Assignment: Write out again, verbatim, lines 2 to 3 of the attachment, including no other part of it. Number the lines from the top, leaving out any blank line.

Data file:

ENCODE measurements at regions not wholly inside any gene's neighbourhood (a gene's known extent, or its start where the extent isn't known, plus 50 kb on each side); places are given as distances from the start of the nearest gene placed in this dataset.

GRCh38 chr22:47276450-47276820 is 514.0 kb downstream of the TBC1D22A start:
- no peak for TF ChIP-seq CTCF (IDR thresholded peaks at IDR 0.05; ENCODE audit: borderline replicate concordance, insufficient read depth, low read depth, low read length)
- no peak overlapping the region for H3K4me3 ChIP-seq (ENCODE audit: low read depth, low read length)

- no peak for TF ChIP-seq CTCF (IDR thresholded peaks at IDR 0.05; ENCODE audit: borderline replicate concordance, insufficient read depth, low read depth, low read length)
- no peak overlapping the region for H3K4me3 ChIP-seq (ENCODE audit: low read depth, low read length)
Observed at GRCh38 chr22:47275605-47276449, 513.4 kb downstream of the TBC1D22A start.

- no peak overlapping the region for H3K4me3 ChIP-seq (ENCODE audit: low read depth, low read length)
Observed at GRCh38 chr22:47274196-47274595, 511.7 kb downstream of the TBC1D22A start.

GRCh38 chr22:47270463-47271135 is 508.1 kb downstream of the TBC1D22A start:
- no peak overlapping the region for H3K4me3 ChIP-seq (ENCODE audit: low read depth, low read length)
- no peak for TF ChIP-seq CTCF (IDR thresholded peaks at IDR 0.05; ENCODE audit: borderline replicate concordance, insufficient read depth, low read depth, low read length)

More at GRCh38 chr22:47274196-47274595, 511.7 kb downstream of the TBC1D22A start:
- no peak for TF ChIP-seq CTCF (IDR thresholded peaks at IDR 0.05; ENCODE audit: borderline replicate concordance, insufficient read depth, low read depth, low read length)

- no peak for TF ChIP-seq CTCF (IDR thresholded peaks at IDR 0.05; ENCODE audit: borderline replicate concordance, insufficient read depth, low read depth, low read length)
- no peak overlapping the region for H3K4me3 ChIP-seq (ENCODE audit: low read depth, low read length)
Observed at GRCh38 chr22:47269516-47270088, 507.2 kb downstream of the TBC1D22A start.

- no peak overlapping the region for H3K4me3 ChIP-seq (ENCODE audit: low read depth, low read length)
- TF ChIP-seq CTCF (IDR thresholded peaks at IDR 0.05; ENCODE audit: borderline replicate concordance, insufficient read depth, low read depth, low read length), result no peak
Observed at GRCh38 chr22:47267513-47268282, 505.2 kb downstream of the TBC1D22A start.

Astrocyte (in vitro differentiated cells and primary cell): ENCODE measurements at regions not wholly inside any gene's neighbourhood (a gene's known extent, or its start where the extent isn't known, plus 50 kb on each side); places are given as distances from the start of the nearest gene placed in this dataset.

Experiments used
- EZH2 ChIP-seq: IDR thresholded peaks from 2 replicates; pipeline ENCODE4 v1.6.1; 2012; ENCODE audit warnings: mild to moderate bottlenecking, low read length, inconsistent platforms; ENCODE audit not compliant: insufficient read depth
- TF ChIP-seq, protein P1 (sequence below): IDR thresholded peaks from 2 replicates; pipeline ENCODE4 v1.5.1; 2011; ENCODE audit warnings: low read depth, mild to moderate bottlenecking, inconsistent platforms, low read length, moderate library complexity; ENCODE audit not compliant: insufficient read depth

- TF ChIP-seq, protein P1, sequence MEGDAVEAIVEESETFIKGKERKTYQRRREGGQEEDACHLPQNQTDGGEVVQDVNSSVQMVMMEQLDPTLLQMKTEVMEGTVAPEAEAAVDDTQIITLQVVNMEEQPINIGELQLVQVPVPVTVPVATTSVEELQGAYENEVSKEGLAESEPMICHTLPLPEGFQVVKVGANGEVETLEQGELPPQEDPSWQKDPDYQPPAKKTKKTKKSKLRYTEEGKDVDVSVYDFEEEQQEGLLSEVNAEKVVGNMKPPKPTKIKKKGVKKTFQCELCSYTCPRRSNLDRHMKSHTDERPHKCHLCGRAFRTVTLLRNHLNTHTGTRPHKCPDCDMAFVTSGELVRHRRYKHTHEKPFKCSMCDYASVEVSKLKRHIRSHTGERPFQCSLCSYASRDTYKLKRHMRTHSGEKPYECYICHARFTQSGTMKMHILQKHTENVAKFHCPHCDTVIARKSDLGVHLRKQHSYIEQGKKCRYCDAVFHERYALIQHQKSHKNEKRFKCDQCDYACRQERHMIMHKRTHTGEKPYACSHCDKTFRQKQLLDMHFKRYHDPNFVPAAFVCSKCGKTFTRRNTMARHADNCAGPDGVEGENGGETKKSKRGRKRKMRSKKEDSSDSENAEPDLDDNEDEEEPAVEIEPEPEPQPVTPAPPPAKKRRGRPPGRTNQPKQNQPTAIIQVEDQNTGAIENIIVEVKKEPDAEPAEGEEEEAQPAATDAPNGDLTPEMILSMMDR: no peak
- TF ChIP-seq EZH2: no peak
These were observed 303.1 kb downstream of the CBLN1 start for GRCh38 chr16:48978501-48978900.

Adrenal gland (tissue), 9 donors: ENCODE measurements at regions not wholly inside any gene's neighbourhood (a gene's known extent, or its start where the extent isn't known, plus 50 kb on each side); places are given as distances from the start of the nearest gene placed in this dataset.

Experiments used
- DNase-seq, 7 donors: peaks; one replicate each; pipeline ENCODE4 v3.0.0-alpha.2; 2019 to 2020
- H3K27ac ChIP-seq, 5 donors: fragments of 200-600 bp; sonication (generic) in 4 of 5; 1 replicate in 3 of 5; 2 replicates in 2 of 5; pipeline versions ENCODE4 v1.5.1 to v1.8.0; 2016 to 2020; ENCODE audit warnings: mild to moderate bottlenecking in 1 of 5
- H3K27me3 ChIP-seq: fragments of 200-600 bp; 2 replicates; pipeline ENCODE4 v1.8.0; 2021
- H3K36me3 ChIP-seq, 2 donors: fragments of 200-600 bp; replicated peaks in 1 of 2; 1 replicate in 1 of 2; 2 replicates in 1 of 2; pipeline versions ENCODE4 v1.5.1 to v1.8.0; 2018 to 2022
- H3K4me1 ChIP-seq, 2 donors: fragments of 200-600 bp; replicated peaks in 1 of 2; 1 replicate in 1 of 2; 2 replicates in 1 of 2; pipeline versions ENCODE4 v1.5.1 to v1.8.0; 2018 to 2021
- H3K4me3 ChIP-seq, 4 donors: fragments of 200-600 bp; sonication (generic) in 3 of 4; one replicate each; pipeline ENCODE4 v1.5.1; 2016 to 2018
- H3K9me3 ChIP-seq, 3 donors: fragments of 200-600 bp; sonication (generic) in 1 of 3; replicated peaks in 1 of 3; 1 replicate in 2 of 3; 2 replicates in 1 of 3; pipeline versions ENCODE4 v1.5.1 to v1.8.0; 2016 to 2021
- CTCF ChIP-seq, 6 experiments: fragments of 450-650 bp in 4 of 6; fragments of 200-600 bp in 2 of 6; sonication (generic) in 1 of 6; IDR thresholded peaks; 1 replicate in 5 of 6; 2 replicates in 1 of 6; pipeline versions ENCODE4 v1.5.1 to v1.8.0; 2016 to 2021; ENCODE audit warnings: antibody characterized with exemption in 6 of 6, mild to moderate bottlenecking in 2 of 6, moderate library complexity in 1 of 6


GRCh38 chr22:47276450-47276820 is 514.0 kb downstream of the TBC1D22A start:
- no peak for TF ChIP-seq CTCF (IDR thresholded peaks at IDR 0.05; ENCODE audit: borderline replicate concordance, insufficient read depth, low read depth, low read length)